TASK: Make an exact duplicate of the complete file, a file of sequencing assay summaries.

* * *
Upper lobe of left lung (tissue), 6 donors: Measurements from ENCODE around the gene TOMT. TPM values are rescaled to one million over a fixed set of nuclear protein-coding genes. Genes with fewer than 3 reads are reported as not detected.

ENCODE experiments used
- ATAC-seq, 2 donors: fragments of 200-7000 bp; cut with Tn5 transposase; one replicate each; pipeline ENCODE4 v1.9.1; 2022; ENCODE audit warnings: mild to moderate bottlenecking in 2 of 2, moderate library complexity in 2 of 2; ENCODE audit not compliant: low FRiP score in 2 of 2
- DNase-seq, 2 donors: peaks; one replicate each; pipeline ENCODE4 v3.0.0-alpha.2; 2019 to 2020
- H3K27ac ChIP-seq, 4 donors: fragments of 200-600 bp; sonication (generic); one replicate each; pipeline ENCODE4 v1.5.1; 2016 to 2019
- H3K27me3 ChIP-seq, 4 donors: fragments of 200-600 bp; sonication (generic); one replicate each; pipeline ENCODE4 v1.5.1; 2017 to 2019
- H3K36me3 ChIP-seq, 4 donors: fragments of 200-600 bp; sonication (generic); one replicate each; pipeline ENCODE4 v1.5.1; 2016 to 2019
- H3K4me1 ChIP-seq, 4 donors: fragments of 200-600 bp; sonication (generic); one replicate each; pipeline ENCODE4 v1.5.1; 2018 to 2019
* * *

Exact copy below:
Upper lobe of left lung (tissue), 6 donors: Measurements from ENCODE around the gene TOMT. TPM values are rescaled to one million over a fixed set of nuclear protein-coding genes. Genes with fewer than 3 reads are reported as not detected.

ENCODE experiments used
- ATAC-seq, 2 donors: fragments of 200-7000 bp; cut with Tn5 transposase; one replicate each; pipeline ENCODE4 v1.9.1; 2022; ENCODE audit warnings: mild to moderate bottlenecking in 2 of 2, moderate library complexity in 2 of 2; ENCODE audit not compliant: low FRiP score in 2 of 2
- DNase-seq, 2 donors: peaks; one replicate each; pipeline ENCODE4 v3.0.0-alpha.2; 2019 to 2020
- H3K27ac ChIP-seq, 4 donors: fragments of 200-600 bp; sonication (generic); one replicate each; pipeline ENCODE4 v1.5.1; 2016 to 2019
- H3K27me3 ChIP-seq, 4 donors: fragments of 200-600 bp; sonication (generic); one replicate each; pipeline ENCODE4 v1.5.1; 2017 to 2019
- H3K36me3 ChIP-seq, 4 donors: fragments of 200-600 bp; sonication (generic); one replicate each; pipeline ENCODE4 v1.5.1; 2016 to 2019
- H3K4me1 ChIP-seq, 4 donors: fragments of 200-600 bp; sonication (generic); one replicate each; pipeline ENCODE4 v1.5.1; 2018 to 2019